3. Help you prevent data corruption in concurrent applications in pursuit of shorter critical sections and reduced lock contenion.

4. Prevent bugs that might arise from confusion between different phases of execution.

5. Guide exploration of complicated problems

6. Expand your dictionary of concepts and ways of thinking about a problem.

Monads are number 1 from that list.

Numbers 2, 3, and 4 are the result of a powerful static type system, purity, and having typed IO. Nothing you listed has anything to do with being a monad. They're just examples of things you can do with types.

Your numbers 5 and 6 are sort of accurate. It's true that you can say "Hey, I think this type might form a monad," and explore from there. But if it does, it's nothing greatly interesting - you just get to take advantage of a bunch of existing library code. (And a little syntactic sugar, in Haskell.)

Right, my presentation is clear that it's not just monads, but rather the interaction of purity, strong types, and monads that gets us those benefits. I list them when people ask about monads because, while they might not be what monads are actually about, they were big things that Haskell gained with the introduction of monads. So I think they're an important part of the explanation that we give to Haskell newcomers.

> I know (and use) basically every other CS concept.

Really? So you know and use row types, linear logic, rank-N types, impredicative types, red-black trees, generalized algebraic data types, continuations, kind-level polymorphism, pattern matching, pi calculus, the Curry-Howard isomorphism, linear programming, dynamic programming, mBayesian inference, support vector machines, context-sensitive grammars, Feistel networks, one-time pads, vEB trees...

I think of it this way, I dunno if that is the right way.

Programs should be these beautiful mathematical models that describe things - stick something in, get something out. Stick the same thing each time and get the same thing out each time.

Unfortunately to be useful programs have to be allowed to deal with messy stuff that can have side effects or some other ugly situation, or read input from a user or other programs.

You use monads to be explicit about where your program is messy and where it is isn't messy.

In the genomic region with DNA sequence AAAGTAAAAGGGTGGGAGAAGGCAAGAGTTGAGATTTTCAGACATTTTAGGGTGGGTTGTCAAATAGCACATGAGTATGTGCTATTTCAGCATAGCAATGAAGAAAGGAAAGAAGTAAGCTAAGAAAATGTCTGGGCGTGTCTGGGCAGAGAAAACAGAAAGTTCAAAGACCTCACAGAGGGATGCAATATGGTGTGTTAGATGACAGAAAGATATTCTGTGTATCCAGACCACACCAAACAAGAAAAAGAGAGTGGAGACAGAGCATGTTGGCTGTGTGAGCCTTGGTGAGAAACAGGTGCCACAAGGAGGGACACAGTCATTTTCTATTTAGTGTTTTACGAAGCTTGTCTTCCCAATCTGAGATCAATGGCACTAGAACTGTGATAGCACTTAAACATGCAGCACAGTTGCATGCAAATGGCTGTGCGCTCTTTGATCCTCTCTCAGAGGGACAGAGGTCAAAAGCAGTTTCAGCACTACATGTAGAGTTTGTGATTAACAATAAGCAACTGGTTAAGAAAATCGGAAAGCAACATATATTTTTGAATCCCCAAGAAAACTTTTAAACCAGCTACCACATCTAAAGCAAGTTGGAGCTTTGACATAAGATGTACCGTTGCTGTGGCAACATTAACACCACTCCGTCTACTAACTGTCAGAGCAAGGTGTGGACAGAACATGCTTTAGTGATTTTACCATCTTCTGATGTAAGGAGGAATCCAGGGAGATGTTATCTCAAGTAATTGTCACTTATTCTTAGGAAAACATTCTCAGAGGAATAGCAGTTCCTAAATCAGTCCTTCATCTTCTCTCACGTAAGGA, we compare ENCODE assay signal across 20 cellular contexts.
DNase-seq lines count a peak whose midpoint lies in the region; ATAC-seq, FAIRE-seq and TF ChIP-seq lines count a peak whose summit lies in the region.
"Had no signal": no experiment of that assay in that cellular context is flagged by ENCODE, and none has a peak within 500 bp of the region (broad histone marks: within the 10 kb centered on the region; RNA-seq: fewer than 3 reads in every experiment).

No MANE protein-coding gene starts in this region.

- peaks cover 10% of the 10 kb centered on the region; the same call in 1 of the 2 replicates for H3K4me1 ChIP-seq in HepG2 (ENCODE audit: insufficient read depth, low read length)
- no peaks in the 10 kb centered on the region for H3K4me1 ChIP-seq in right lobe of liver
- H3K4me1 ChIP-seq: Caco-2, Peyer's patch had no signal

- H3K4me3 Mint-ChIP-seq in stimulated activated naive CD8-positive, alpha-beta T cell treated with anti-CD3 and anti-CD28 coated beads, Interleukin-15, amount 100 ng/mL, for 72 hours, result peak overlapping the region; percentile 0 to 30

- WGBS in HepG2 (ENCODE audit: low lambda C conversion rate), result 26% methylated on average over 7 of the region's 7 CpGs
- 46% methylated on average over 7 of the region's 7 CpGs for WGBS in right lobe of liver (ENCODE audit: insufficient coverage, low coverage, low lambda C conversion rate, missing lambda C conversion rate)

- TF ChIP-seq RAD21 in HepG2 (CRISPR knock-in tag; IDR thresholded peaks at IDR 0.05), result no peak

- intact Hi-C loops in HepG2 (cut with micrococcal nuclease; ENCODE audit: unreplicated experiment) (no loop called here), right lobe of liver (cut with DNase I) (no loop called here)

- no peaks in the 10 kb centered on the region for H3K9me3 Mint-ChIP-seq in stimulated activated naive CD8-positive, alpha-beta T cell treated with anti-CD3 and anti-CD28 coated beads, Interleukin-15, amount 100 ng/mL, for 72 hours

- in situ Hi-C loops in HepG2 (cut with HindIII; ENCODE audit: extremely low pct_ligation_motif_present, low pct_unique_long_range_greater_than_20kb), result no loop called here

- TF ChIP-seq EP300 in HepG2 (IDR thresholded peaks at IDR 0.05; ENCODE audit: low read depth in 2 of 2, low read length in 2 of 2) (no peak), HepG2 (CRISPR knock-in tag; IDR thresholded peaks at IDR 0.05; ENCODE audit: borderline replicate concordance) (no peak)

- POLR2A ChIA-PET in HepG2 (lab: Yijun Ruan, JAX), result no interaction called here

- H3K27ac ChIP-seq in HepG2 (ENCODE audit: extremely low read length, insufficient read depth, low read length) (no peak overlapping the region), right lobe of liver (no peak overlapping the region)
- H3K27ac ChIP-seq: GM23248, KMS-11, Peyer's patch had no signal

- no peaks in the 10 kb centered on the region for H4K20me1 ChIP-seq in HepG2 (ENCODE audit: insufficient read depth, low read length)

That can be stuff like IO, or stuff like Maybe (I dunno if what I'm getting here will even have a result - if it does, then it'll be Just (the result) otherwise it'll be Nothing) but the point is there is some messiness in there and you want to know there is messiness, otherwise you dont know what parts of your programs have messiness in them.

Perhaps you can think of them as atomic actions in concurrent programming? You declare something as atomic because you want to know the stuff inside the atom at least won't be affected by the rest of the concurrent messiness, so you can think about the pieces inside it as a non-concurrent piece.

> In functional programming, a monad is a structure that represents computations defined as sequences of steps. A type with a monad structure defines what it means to chain operations, or nest functions of that type together. This allows the programmer to build pipelines that process data in steps, in which each action is decorated with additional processing rules provided by the monad. As such, monads have been described as "programmable semicolons"; a semicolon is the operator used to chain together individual statements in many imperative programming languages, thus the expression implies that extra code will be executed between the statements in the pipeline. Monads have also been explained with a physical metaphor as assembly lines, where a conveyor belt transports data between functional units that transform it one step at a time. They can also be seen as a functional design pattern to build generic types.


I've never used monads, but what you say makes me think of something:

Suppose I had a Javascript array of functions. And I pass that array into another function that performs that series of functions in order while maybe doing something in between each one. For example, maybe I can pass that list into a function that checks to make sure the result of each call isn't null or undefined. Or maybe I can pass the same list into another function that checks to make sure none of the results are NaN. Would this be an example of monadic behavior?

Yeah. That somewhat resembles monadic behavior. Passing a container (list in this case) of functions and applying each of those functions to a container (again a list in this case) of arguments sounds a lot like an applicative functor. All monads are applicative functors though. Doing something in between each call definitely is more monadic than applicative, since that's more or less what the bind (>>=) function can do.